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  • State seven major functions of the kidneys.

  • Define the balance concept and give examples.

  • Define the gross structures and their interrelationships: renal pelvis, calyces, renal pyramids, renal medulla (inner and outer zones), renal cortex, papilla.

  • Define the components of the nephron-collecting duct system and their interrelationships: renal corpuscle, glomerulus, tubule, and collecting-duct system.

  • Draw the relationship between glomerulus, Bowman’s capsule, and the proximal tubule.

  • Define juxtaglomerular apparatus and describe its three cell types; state the function of the granular cells.

  • List the individual tubular segments in order; state the segments that comprise the proximal tubule, Henle’s loop, and the distal nephron including the collecting-duct system; define principal cells and intercalated cells.

  • Define the basic renal processes: glomerular filtration, tubular reabsorption, tubular secretion, and tubular production.

  • Define renal metabolism of a substance and give examples.


The kidneys are fascinating biological machines. They are multifunction organs that carry out essential tasks far beyond the well-known excretion of waste. Among the most important of these tasks are preservation of blood volume, total body salt and water composition, maintenance of acid-base balance, and assuring bone integrity. The kidneys work cooperatively and interactively with many other organ systems to maintain body function using a coordinated array of cellular mechanisms. This chapter provides a brief account of renal functions and an overview of how the kidneys perform these functions, plus a description of essential renal anatomy. Subsequent chapters delve into the specific renal mechanisms that mediate these functions and how the kidneys interact with other organ systems.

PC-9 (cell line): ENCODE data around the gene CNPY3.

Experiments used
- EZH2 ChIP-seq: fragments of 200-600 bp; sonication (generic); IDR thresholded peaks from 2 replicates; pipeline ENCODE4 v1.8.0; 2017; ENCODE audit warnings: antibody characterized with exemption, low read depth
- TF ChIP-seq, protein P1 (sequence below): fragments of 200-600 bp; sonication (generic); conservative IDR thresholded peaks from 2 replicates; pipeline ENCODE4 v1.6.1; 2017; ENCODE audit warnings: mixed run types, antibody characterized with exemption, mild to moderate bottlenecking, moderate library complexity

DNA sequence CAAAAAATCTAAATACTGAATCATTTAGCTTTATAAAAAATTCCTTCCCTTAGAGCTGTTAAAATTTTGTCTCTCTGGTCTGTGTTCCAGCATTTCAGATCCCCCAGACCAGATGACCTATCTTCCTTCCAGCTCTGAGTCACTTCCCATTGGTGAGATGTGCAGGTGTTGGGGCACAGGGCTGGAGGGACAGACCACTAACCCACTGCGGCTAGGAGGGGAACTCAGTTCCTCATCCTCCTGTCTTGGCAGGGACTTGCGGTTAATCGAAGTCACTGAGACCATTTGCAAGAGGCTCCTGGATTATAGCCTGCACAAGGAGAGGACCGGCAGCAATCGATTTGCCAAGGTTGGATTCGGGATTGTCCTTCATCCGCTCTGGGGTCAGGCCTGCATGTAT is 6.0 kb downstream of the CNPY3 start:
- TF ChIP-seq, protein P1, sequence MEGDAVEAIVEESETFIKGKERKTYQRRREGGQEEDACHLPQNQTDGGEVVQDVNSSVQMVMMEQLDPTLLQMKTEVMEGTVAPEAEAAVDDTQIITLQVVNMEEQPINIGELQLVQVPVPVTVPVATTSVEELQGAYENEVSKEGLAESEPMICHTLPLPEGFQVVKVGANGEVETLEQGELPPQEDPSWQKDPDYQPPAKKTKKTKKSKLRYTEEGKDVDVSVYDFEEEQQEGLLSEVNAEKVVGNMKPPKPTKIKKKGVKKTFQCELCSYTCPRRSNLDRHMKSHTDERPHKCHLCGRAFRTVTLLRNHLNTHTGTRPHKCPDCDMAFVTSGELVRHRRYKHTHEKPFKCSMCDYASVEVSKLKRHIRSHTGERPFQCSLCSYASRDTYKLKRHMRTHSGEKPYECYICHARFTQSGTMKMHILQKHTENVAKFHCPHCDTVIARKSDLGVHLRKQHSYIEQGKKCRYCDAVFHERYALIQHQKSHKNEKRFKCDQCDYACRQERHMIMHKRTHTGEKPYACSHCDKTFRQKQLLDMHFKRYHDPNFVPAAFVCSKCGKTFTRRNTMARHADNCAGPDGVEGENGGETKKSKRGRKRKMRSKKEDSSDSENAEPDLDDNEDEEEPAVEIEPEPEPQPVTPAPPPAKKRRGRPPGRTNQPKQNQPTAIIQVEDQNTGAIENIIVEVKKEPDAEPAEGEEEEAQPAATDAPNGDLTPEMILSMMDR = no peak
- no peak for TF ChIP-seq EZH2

Function 1: Regulation of Water and Electrolyte Balance

imageWater, salt, and other electrolytes enter our bodies at variable rates, which perturb the amount and concentration of these substances in the body. The kidneys vary their excretion of electrolytes and water to preserve appropriate levels in the body. In doing so they maintain balance, that is, match output to input so as to keep a constant amount in the body. We should think of the body as an open system in steady state. In a steady state there are no net changes (of anything) inside the body. Therefore, intake must equal output. As an example, consider water in the body. Our input of water is sporadic and often not driven in response to body needs. We drink water when thirsty, but we also drink water because it is a component of beverages that we consume for reasons other than hydration. In addition, solid food often contains large amounts of water. The kidneys respond to increases in water content by increasing the output of water in the urine, thereby restoring body water to normal levels. The same principles apply to many electrolytes and other substances that have variable inputs.

We have discussed the importance of balance for water and electrolytes, but another major aspect of water and electrolyte balance is ...

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